Kurdish Peshmerga forces are in full control of what they call Kurdistani areas outside the Kurdistan Region. This provides a golden opportunity for them to once and for all to settle their land dispute with Iraq.
The Kurds hoped to regain those lands through the constitutional Article 140, but ten years passed and Baghdad showed no genuine intention to implement that article or settle that issue that means so much to the Kurds.
Now and with Peshmerga forces deployed across Kirkuk province and parts of Nineveh and Diyala, KRG officials have to act wisely. Coordinate with the local tribes, establish contact and effective communications and give assurance and a sense of belonging to some minorities who live in those areas and might be apprehensive of Kurdish control.
The current situation in Iraq is very similar to that of 2003, in term of the total collapse of the Iraqi army and the Kurdish takeover of exactly the same areas they took last week. However back then, they had to withdraw under US and Turkish pressure.
This time, Ankara and Erbil are on good terms. They have strong economic and diplomatic ties as well as longstanding energy agreements. Also unlike 2003, this time there are no US troops in Iraq to replace the Peshmerga in Kirkuk and fill the security vacuum left behind the Iraqi army.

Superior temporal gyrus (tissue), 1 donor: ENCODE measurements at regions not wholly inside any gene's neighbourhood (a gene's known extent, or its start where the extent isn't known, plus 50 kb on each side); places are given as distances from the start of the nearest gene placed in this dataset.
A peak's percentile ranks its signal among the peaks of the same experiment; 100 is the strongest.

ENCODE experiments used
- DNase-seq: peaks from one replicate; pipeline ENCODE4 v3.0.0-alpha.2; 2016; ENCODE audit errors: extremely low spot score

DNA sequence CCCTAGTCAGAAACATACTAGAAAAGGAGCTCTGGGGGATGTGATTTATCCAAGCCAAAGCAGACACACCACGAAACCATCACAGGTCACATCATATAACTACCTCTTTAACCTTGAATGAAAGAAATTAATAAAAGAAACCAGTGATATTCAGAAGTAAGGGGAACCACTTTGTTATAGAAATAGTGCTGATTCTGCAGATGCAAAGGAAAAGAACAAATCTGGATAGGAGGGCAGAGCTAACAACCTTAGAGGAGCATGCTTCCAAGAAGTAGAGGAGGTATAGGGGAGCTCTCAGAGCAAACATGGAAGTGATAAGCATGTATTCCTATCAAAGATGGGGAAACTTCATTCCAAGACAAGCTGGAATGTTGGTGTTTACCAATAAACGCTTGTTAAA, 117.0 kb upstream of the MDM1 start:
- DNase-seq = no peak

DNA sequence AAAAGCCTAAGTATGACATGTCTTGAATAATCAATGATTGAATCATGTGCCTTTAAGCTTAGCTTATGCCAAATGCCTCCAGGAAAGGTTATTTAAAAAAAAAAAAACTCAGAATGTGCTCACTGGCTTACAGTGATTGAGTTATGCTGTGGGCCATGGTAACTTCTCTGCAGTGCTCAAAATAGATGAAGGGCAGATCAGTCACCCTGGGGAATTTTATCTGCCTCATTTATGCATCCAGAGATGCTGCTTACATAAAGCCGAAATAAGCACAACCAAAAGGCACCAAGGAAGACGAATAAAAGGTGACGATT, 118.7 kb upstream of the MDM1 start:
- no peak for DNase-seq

Besides, the Kurds won Kirkuk in a landslide victory in Iraq’s provincial elections in April.
Kurds helped rebuild Iraq after Saddam Hussein, hoping that the new “democratic, pluralistic federal Iraq” would yield to their legitimate demands and respects them as equal partners. But the outcome was the same cycle of procrastination, denial of Kurdish rights and a centralized Iraq that was much too dependent on the iron fist of the army, which collapsed before our eyes in the matter of hours.
The Kurds patiently tested all kinds of regimes in Iraq—monarchy, socialism, nationalism, Baathism and finally the so-called post-Saddam democracy, but the story was always the same.
Unlike an unstable, unreliable Iraq, Turkey could be a more secure partner and gateway to the outside world, not only for the Kurdish oil, but also for Kirkuk that is believed to have 9 billion barrels of oil reserves. The Kirkuk-Ceyhan pipeline can be rerouted to Kurdistan, something that can be done under the 2013 energy agreement.
For this, its imperative that Ankara supports the KRG to remain a powerful force in Iraq and Kirkuk in particular. The 50-year energy agreement can be redrafted and include Kirkuk, too.
In the meantime, the KRG can give security and all the citizenship rights to the Turkmen, Assyrian, Arabs, Chaldeans and Yazidis and involve them in local and political affairs of the new areas. In turn, they will stand by the KRG and its bid for an easy control and possible independence.
Finally when the Islamic State of Iraq and Syria (ISIS) declares the end of the 1916 Sykes-Picot borders, why shouldn’t the Kurds be able to do the same?